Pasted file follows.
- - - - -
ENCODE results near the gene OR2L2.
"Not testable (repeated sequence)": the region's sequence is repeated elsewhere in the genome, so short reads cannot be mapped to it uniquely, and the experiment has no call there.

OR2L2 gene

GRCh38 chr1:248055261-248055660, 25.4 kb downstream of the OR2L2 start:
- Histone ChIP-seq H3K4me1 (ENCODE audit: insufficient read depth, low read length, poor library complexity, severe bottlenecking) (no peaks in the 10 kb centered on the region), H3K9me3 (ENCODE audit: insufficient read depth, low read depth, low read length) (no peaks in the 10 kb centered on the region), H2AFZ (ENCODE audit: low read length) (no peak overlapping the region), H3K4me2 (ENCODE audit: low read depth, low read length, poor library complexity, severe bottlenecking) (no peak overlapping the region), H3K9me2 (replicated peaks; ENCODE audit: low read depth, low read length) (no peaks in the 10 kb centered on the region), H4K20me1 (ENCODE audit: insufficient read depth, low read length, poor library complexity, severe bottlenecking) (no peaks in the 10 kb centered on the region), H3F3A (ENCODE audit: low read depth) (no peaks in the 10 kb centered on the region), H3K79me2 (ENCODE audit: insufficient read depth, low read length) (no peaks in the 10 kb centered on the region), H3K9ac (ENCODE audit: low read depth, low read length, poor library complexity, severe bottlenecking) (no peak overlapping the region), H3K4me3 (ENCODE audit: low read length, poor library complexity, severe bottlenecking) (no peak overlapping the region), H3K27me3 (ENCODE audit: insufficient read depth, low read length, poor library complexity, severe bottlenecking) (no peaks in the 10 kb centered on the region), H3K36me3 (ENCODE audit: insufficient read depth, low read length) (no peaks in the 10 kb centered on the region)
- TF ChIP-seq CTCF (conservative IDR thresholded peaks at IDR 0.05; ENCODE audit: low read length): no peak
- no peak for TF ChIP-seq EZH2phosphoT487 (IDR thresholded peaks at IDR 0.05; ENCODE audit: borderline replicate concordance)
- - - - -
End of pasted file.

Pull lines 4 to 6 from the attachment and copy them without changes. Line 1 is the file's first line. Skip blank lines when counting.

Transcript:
GRCh38 chr1:248055261-248055660, 25.4 kb downstream of the OR2L2 start:
- Histone ChIP-seq H3K4me1 (ENCODE audit: insufficient read depth, low read length, poor library complexity, severe bottlenecking) (no peaks in the 10 kb centered on the region), H3K9me3 (ENCODE audit: insufficient read depth, low read depth, low read length) (no peaks in the 10 kb centered on the region), H2AFZ (ENCODE audit: low read length) (no peak overlapping the region), H3K4me2 (ENCODE audit: low read depth, low read length, poor library complexity, severe bottlenecking) (no peak overlapping the region), H3K9me2 (replicated peaks; ENCODE audit: low read depth, low read length) (no peaks in the 10 kb centered on the region), H4K20me1 (ENCODE audit: insufficient read depth, low read length, poor library complexity, severe bottlenecking) (no peaks in the 10 kb centered on the region), H3F3A (ENCODE audit: low read depth) (no peaks in the 10 kb centered on the region), H3K79me2 (ENCODE audit: insufficient read depth, low read length) (no peaks in the 10 kb centered on the region), H3K9ac (ENCODE audit: low read depth, low read length, poor library complexity, severe bottlenecking) (no peak overlapping the region), H3K4me3 (ENCODE audit: low read length, poor library complexity, severe bottlenecking) (no peak overlapping the region), H3K27me3 (ENCODE audit: insufficient read depth, low read length, poor library complexity, severe bottlenecking) (no peaks in the 10 kb centered on the region), H3K36me3 (ENCODE audit: insufficient read depth, low read length) (no peaks in the 10 kb centered on the region)
- TF ChIP-seq CTCF (conservative IDR thresholded peaks at IDR 0.05; ENCODE audit: low read length): no peak